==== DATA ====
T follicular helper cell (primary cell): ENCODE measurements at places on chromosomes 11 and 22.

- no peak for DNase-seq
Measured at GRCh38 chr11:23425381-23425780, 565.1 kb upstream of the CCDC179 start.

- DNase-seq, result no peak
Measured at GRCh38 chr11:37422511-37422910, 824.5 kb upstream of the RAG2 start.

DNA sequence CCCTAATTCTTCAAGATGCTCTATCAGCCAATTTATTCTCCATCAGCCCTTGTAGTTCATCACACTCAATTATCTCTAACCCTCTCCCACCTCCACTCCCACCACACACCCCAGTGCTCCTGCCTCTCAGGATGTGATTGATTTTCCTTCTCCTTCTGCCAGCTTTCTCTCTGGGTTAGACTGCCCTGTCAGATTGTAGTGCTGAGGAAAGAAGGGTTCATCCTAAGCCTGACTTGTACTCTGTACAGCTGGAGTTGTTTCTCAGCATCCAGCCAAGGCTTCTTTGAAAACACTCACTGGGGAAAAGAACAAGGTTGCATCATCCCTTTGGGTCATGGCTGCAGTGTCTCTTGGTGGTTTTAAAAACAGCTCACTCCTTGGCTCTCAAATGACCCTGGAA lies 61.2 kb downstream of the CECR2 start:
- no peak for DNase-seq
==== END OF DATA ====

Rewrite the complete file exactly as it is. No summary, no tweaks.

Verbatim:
T follicular helper cell (primary cell): ENCODE measurements at places on chromosomes 11 and 22.

- no peak for DNase-seq
Measured at GRCh38 chr11:23425381-23425780, 565.1 kb upstream of the CCDC179 start.

- DNase-seq, result no peak
Measured at GRCh38 chr11:37422511-37422910, 824.5 kb upstream of the RAG2 start.

DNA sequence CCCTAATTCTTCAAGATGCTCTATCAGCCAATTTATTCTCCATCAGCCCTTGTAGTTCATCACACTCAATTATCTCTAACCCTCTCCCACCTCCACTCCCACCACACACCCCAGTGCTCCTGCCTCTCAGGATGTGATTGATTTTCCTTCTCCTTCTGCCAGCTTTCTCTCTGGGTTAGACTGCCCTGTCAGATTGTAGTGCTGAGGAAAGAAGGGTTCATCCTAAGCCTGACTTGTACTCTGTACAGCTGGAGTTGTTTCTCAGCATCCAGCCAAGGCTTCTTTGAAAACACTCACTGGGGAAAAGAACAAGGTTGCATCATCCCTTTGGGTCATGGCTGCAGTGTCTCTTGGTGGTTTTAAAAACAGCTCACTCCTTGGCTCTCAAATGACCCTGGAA lies 61.2 kb downstream of the CECR2 start:
- no peak for DNase-seq